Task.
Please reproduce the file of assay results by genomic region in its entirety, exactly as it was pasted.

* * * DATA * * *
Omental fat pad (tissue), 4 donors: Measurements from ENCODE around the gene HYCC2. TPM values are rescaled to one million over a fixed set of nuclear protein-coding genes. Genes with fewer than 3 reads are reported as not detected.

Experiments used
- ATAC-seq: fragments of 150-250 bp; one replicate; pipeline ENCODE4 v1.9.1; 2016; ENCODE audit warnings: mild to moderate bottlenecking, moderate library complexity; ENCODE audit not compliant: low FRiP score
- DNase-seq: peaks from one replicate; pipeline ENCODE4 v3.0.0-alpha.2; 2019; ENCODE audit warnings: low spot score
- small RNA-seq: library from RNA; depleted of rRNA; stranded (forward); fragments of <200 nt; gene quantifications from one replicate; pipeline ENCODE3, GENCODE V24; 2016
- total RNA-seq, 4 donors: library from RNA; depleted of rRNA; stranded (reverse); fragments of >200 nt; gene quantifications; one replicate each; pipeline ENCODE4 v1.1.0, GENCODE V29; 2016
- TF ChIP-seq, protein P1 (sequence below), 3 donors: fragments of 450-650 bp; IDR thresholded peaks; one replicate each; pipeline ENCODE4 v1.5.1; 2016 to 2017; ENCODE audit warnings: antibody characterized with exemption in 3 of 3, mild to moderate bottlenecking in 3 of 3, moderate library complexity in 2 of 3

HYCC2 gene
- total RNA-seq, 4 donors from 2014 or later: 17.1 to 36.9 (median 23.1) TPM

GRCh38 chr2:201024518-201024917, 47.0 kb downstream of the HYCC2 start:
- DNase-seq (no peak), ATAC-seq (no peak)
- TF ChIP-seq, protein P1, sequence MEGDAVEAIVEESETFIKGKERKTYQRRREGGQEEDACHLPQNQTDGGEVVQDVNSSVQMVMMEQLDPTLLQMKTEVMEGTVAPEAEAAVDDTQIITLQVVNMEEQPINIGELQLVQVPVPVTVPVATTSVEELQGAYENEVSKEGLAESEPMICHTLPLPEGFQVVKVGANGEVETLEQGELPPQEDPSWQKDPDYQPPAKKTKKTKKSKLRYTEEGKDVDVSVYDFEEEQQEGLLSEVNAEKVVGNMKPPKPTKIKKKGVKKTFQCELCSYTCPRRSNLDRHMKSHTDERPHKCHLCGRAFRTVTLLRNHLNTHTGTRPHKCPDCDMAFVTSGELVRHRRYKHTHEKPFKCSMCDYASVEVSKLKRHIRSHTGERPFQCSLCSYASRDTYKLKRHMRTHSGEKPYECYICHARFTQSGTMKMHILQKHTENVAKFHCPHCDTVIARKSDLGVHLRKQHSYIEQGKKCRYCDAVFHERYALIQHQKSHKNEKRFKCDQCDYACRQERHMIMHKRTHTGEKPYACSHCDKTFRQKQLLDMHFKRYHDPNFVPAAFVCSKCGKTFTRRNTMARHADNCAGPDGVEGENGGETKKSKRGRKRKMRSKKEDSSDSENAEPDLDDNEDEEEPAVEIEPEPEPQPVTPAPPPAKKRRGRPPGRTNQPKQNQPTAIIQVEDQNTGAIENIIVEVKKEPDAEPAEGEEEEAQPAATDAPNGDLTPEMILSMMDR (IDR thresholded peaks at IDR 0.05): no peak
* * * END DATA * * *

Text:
Omental fat pad (tissue), 4 donors: Measurements from ENCODE around the gene HYCC2. TPM values are rescaled to one million over a fixed set of nuclear protein-coding genes. Genes with fewer than 3 reads are reported as not detected.

Experiments used
- ATAC-seq: fragments of 150-250 bp; one replicate; pipeline ENCODE4 v1.9.1; 2016; ENCODE audit warnings: mild to moderate bottlenecking, moderate library complexity; ENCODE audit not compliant: low FRiP score
- DNase-seq: peaks from one replicate; pipeline ENCODE4 v3.0.0-alpha.2; 2019; ENCODE audit warnings: low spot score
- small RNA-seq: library from RNA; depleted of rRNA; stranded (forward); fragments of <200 nt; gene quantifications from one replicate; pipeline ENCODE3, GENCODE V24; 2016
- total RNA-seq, 4 donors: library from RNA; depleted of rRNA; stranded (reverse); fragments of >200 nt; gene quantifications; one replicate each; pipeline ENCODE4 v1.1.0, GENCODE V29; 2016
- TF ChIP-seq, protein P1 (sequence below), 3 donors: fragments of 450-650 bp; IDR thresholded peaks; one replicate each; pipeline ENCODE4 v1.5.1; 2016 to 2017; ENCODE audit warnings: antibody characterized with exemption in 3 of 3, mild to moderate bottlenecking in 3 of 3, moderate library complexity in 2 of 3

HYCC2 gene
- total RNA-seq, 4 donors from 2014 or later: 17.1 to 36.9 (median 23.1) TPM

GRCh38 chr2:201024518-201024917, 47.0 kb downstream of the HYCC2 start:
- DNase-seq (no peak), ATAC-seq (no peak)
- TF ChIP-seq, protein P1, sequence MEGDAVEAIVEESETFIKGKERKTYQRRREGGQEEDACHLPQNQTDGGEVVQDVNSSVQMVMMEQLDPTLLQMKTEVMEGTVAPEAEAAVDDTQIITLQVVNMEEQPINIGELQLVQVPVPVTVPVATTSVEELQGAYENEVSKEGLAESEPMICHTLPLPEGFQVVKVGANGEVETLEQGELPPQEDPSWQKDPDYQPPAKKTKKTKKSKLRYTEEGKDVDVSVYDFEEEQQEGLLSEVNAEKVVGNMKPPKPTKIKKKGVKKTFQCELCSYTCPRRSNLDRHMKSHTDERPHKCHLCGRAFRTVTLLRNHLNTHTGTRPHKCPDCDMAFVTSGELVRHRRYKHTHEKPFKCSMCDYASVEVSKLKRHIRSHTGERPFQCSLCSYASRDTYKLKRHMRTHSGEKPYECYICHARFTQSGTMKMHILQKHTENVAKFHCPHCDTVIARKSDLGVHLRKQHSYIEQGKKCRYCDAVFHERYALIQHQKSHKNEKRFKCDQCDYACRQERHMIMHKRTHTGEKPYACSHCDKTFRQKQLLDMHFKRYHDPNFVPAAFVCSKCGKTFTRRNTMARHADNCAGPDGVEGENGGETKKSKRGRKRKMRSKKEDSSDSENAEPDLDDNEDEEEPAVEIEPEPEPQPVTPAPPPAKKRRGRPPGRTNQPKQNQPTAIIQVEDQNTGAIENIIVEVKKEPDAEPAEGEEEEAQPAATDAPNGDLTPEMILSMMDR (IDR thresholded peaks at IDR 0.05): no peak